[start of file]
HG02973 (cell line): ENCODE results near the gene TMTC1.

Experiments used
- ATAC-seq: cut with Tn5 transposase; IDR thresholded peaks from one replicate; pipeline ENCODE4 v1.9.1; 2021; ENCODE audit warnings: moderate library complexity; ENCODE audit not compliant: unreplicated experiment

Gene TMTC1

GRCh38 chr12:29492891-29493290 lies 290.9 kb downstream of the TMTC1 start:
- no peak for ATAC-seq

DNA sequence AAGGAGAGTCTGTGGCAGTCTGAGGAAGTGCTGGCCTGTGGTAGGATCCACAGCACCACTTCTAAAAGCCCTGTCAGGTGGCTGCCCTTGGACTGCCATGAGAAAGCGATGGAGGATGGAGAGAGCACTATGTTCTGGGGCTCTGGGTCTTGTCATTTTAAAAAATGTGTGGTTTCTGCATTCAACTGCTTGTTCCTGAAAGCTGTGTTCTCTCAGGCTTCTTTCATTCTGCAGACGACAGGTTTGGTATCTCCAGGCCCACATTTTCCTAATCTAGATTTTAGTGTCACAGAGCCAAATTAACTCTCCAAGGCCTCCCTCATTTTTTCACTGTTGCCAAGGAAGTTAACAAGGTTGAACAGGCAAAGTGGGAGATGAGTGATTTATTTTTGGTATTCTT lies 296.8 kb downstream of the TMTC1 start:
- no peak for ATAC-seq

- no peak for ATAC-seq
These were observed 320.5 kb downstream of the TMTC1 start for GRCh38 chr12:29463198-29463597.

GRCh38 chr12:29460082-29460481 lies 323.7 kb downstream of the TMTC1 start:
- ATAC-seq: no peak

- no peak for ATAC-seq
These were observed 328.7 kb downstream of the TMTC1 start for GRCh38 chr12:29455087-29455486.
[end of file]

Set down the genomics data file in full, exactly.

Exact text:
HG02973 (cell line): ENCODE results near the gene TMTC1.

Experiments used
- ATAC-seq: cut with Tn5 transposase; IDR thresholded peaks from one replicate; pipeline ENCODE4 v1.9.1; 2021; ENCODE audit warnings: moderate library complexity; ENCODE audit not compliant: unreplicated experiment

Gene TMTC1

GRCh38 chr12:29492891-29493290 lies 290.9 kb downstream of the TMTC1 start:
- no peak for ATAC-seq

DNA sequence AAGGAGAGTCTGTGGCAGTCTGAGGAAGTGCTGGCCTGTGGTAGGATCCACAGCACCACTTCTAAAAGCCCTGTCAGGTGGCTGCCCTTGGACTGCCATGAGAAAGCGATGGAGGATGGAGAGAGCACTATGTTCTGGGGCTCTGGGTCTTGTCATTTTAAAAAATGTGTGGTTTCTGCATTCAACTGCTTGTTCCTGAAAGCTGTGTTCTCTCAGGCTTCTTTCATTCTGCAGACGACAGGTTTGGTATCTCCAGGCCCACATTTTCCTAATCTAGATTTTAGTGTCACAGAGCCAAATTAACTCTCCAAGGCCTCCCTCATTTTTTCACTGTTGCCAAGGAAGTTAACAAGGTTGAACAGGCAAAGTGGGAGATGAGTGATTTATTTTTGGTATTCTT lies 296.8 kb downstream of the TMTC1 start:
- no peak for ATAC-seq

- no peak for ATAC-seq
These were observed 320.5 kb downstream of the TMTC1 start for GRCh38 chr12:29463198-29463597.

GRCh38 chr12:29460082-29460481 lies 323.7 kb downstream of the TMTC1 start:
- ATAC-seq: no peak

- no peak for ATAC-seq
These were observed 328.7 kb downstream of the TMTC1 start for GRCh38 chr12:29455087-29455486.